The day a group of men set me on fire

Alice Atleee
Credit: Supplied

It was the distinctive smell of burning fabric that gave me the first inkling something was wrong.

I had been walking up Tottenham Court Road one afternoon last week, minding my own business. Earphones in, I was listening to The Guilty Feminist - a podcast fronted by comedian Deborah Frances-White, which explores the “noble goals” of twenty-first century feminists, and the “hypocrisies and insecurities which undermine them” - albeit with a lot of jokes thrown in.

One of her guests, the stand-up Cal Wilson was recounting sitting in a coffee shop with her boyfriend and explaining to him that, “like a fridge humming in the background”, a woman in a public place is always aware, at least on the periphery of her consciousness, that she is vulnerable - a potential target.

People either walked past or stood around bemused. One man tried to take a photograph on his phone

Suddenly I became aware of two things: firstly, that a group of young men was standing behind me, laughing; and secondly, that something was on fire. As I turned to see where the smell was coming from, the men walked past, making their way quickly up the road.

I spun round a few times, twisting my head from left to right, unable to figure out where the plume of smoke was coming from. I was confused. In the middle of a tarmacked street, what is there to burn?

Credit: skitterphoto

It was then that I realised, in a jolt of panic, that it was me who was on fire. I couldn’t work out where the smoke was coming from because it was pouring out of my own rucksack.

Those men, now well out of sight, had lit the sheet of paper that I had tucked into the side-pocket of my bag — a huge rolled-up mind map that I had been working on for days, in preparation for my imminent university finals.

Maybe they’d tossed a lit cigarette onto it. Maybe they’d had enough time — because I was plugged into my podcast and nobody else was paying attention  — to simply hold up a lighter to it, laughing, until the paper had really started to burn.

Would they have done the same thing to a man? Or if I had been with friends? I’ll probably never know

I grabbed the map out of my rucksack and threw it on the ground, trying to stamp out the flames. People either walked past or stood around bemused. One man tried to take a photograph on his phone. It was then that I realised that, in fact, my whole rucksack, just a couple of centimeters away from my bare arm, was ablaze. The fire had made its way through the thick material and was now licking at my dissertation draft and laptop case.

Eventually, the manager from a shop came out and asked me what had happened. It was only then that I was able to figure it out for myself: I had just been assaulted by a group of men on the street, while listening to a podcast discussing women getting assaulted by men on the street. 

Had I not just heard the positive, strong, funny words of The Guilty Feminist, I might have started to cry or run away. I wouldn’t have felt the incident was worth reporting: after all, it was only my papers and bag that were damaged. No harm done, right?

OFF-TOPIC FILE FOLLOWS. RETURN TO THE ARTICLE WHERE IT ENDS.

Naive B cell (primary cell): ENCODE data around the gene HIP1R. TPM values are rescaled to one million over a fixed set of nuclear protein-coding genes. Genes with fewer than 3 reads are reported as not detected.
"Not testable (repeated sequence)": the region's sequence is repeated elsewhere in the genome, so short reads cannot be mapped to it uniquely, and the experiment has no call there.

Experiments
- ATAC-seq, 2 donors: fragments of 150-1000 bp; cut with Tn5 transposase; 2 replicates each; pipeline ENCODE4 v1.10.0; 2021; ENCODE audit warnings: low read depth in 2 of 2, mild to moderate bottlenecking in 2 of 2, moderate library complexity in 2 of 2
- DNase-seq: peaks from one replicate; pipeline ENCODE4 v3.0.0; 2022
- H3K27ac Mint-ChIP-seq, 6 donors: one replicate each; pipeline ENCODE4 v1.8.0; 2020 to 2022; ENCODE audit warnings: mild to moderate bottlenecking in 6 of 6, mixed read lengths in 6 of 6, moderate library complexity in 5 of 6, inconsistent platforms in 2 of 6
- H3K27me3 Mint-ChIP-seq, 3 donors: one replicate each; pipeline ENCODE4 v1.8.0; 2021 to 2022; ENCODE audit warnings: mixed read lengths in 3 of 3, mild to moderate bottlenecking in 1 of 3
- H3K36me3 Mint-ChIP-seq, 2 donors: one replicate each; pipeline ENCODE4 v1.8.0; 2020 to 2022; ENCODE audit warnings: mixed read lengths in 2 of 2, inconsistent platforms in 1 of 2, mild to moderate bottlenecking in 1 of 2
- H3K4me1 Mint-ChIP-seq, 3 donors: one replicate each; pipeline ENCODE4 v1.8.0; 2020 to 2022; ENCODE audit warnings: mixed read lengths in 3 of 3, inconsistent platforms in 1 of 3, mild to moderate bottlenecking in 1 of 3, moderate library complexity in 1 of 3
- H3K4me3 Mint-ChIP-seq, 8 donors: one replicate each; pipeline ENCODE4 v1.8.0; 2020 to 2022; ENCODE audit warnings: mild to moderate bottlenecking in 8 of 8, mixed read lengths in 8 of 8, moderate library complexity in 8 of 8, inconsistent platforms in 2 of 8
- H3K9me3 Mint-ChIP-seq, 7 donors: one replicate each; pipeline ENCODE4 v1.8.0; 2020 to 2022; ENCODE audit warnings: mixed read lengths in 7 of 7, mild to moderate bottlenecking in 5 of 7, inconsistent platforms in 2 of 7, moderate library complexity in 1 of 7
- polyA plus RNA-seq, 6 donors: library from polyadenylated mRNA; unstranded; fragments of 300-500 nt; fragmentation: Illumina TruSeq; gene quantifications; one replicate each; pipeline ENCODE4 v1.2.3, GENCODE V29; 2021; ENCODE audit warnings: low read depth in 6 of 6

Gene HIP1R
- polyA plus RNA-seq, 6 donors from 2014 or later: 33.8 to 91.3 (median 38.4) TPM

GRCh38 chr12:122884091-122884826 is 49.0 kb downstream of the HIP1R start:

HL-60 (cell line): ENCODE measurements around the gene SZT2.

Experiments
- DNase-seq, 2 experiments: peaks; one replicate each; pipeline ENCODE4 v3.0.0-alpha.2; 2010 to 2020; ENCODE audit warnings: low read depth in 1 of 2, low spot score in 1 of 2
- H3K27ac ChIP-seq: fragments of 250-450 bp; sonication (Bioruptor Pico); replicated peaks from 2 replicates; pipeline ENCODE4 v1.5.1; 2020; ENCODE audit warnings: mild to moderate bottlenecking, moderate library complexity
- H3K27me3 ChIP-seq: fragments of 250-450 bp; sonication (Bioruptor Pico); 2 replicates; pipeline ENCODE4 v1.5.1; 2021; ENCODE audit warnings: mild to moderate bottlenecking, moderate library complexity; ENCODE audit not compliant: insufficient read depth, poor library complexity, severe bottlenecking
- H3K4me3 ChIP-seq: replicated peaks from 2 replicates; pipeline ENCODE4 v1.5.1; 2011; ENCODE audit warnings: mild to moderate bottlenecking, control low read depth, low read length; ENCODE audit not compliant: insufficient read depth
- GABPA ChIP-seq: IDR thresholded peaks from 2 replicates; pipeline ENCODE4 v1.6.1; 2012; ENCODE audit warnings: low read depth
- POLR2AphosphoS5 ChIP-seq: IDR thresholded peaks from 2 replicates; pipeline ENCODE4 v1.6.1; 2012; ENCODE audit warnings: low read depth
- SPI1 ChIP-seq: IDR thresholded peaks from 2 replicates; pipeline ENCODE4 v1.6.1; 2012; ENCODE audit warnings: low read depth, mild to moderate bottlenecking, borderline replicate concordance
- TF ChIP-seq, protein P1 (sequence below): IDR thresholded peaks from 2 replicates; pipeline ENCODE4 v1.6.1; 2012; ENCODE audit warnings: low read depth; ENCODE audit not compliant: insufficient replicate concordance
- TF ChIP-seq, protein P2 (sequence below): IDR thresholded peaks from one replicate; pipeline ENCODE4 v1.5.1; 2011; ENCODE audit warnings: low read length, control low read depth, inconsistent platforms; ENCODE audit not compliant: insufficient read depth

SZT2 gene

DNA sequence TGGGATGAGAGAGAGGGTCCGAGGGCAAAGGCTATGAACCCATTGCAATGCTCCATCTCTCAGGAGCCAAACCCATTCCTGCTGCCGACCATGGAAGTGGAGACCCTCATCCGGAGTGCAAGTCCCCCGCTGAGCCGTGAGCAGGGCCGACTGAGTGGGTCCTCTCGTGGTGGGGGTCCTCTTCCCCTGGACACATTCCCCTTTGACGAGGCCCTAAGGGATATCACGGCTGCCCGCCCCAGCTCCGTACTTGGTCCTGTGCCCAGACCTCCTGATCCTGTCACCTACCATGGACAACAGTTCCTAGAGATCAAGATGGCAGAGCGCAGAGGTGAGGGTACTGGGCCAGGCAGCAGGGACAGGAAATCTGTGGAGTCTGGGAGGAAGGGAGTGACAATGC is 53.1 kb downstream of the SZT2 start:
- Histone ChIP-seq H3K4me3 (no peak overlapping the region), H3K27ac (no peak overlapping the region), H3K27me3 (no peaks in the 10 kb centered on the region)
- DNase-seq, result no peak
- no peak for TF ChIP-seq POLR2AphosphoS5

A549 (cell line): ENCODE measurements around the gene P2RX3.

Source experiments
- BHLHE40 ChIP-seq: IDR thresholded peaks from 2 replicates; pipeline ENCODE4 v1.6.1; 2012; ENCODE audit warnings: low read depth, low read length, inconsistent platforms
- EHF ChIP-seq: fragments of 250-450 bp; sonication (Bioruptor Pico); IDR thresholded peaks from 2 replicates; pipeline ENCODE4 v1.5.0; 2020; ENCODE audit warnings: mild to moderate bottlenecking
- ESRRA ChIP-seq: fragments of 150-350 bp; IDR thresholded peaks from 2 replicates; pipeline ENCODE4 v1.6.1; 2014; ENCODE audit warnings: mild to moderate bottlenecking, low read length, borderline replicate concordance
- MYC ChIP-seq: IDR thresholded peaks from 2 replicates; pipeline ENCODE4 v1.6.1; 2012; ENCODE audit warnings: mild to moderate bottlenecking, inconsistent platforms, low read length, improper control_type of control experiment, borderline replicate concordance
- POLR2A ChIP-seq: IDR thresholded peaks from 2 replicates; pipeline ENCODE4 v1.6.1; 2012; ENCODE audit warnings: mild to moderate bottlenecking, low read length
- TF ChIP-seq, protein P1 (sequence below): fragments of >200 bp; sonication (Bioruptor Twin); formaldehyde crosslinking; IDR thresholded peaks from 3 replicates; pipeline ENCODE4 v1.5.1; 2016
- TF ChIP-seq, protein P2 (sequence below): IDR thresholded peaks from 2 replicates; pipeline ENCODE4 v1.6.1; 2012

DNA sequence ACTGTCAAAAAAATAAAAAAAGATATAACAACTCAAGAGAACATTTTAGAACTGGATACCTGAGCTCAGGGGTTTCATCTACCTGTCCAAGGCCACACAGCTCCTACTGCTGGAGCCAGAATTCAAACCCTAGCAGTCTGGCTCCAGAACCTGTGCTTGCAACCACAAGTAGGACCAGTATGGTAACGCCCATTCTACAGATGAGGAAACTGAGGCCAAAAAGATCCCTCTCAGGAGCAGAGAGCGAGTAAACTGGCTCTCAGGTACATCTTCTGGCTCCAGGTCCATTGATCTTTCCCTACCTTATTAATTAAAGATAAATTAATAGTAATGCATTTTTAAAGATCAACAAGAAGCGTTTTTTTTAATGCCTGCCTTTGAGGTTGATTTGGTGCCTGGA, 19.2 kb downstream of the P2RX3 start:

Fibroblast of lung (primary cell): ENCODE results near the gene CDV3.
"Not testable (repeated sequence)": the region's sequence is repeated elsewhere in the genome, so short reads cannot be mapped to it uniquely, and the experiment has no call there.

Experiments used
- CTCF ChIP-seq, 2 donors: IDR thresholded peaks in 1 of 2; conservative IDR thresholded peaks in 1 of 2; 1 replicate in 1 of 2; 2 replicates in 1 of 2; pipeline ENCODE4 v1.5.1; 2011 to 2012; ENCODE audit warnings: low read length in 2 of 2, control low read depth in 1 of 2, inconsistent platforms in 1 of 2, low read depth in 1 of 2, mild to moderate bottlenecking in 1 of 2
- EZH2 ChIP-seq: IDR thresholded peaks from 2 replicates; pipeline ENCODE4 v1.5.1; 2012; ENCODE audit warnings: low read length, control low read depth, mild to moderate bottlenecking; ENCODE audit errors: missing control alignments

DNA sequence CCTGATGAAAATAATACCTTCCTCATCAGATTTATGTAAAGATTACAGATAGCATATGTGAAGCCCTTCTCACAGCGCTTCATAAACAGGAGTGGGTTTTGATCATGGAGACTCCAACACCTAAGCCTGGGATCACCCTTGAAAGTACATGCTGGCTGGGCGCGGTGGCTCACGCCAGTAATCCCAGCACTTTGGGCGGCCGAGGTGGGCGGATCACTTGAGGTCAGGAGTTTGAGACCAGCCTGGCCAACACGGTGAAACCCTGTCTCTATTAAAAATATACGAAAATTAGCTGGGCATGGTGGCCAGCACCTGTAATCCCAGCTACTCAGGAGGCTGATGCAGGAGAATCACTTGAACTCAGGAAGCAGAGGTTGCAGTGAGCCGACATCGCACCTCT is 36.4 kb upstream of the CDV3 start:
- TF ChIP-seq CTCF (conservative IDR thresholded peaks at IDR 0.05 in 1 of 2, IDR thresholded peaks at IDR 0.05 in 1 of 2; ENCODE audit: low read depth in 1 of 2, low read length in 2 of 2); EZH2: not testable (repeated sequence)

Comedian Deborah Frances-White, who fronts The Guilty Feminist podcast Credit: Julian Andrews/Eye R8 Productions Ltd

I am also grateful that I had just finished reading Grayson Perry’s The Descent of Man. In it, he writes: “For a man to lash out is still so expected as to be commonplace, yet to be the victim of such behavior is severely traumatising.”

Without these voices - a public support system of experienced, wise thinkers - I might never have spoken up about being attacked.

As it happened, I rang the police and reported the crime. They took me seriously and are searching CCTV to identify the group of men who decided to set me alight. Honestly, I don’t hold out much hope that the perpetrators will be found: it all happened so fast that I was barely able to give a description. The point is that I refuse to be victimised.

I know many other women have experienced much more serious and damaging assaults. In the scheme of things, I suppose I am lucky. Lucky that I felt able to report it, where so many others don’t. Lucky I wasn’t physically harmed. Lucky to know that I wasn’t alone.

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There is also a good chance that I was not burnt because of my gender. Those men might have been opportunists, who just spotted a tempting piece of paper - not a lone 22-year-old girl in a skirt — and decided to set that, not me, alight.

If you asked them, I expect they would tell you that they had done it for a laugh. Would they have done the same thing to a man? Or if I had been with friends? I’ll probably never know. The only thing I am sure of is that it should not have happened.

Earlier in that podcast, Cal Wilson proposed that the way to reclaim your power when you have been attacked is to tell the story - to make it yours. The actions of those men have ignited my desire to take back control. That is what I am doing by writing this article.